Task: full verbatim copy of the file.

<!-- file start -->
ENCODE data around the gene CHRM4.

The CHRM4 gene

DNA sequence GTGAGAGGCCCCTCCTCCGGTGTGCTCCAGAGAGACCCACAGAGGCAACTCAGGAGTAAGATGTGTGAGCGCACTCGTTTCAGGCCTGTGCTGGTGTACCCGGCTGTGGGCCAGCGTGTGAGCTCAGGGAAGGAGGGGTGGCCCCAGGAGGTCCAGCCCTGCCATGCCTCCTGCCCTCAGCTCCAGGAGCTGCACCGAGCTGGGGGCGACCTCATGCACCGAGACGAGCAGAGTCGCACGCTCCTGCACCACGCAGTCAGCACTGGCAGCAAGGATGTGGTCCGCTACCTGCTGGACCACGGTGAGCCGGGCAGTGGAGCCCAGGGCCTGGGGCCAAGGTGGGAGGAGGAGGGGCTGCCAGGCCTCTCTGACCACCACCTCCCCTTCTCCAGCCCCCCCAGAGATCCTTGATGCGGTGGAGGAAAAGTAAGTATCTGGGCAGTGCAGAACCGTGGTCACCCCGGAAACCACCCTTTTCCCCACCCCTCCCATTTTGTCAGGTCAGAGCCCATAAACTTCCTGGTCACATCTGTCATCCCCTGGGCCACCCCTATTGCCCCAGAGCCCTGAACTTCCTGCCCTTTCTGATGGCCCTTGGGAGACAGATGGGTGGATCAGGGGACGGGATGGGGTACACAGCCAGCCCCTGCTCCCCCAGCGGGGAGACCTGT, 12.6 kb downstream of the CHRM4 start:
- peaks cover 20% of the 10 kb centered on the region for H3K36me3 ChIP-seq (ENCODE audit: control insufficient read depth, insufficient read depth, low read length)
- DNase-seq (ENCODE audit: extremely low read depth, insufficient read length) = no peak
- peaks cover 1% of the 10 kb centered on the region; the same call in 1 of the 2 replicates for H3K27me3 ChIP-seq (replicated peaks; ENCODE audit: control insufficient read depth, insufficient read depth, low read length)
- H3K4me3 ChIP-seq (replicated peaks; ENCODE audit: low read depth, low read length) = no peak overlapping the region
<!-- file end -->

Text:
ENCODE data around the gene CHRM4.

The CHRM4 gene

DNA sequence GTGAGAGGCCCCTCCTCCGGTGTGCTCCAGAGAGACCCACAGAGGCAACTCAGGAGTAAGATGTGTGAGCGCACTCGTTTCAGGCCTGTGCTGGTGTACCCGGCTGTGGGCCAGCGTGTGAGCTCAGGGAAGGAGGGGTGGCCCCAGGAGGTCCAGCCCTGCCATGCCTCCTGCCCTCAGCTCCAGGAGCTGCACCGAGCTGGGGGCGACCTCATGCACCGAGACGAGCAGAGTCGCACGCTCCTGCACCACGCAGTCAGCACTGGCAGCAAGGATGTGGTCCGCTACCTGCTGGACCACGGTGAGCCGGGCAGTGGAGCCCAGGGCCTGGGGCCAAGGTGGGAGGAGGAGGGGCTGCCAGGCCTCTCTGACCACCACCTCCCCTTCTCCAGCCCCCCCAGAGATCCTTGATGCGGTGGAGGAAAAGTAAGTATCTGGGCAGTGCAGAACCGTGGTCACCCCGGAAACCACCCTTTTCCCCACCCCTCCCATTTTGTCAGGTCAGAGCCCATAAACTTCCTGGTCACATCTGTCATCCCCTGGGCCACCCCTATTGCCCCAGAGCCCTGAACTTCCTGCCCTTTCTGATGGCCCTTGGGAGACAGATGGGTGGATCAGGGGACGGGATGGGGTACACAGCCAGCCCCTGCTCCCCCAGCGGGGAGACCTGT, 12.6 kb downstream of the CHRM4 start:
- peaks cover 20% of the 10 kb centered on the region for H3K36me3 ChIP-seq (ENCODE audit: control insufficient read depth, insufficient read depth, low read length)
- DNase-seq (ENCODE audit: extremely low read depth, insufficient read length) = no peak
- peaks cover 1% of the 10 kb centered on the region; the same call in 1 of the 2 replicates for H3K27me3 ChIP-seq (replicated peaks; ENCODE audit: control insufficient read depth, insufficient read depth, low read length)
- H3K4me3 ChIP-seq (replicated peaks; ENCODE audit: low read depth, low read length) = no peak overlapping the region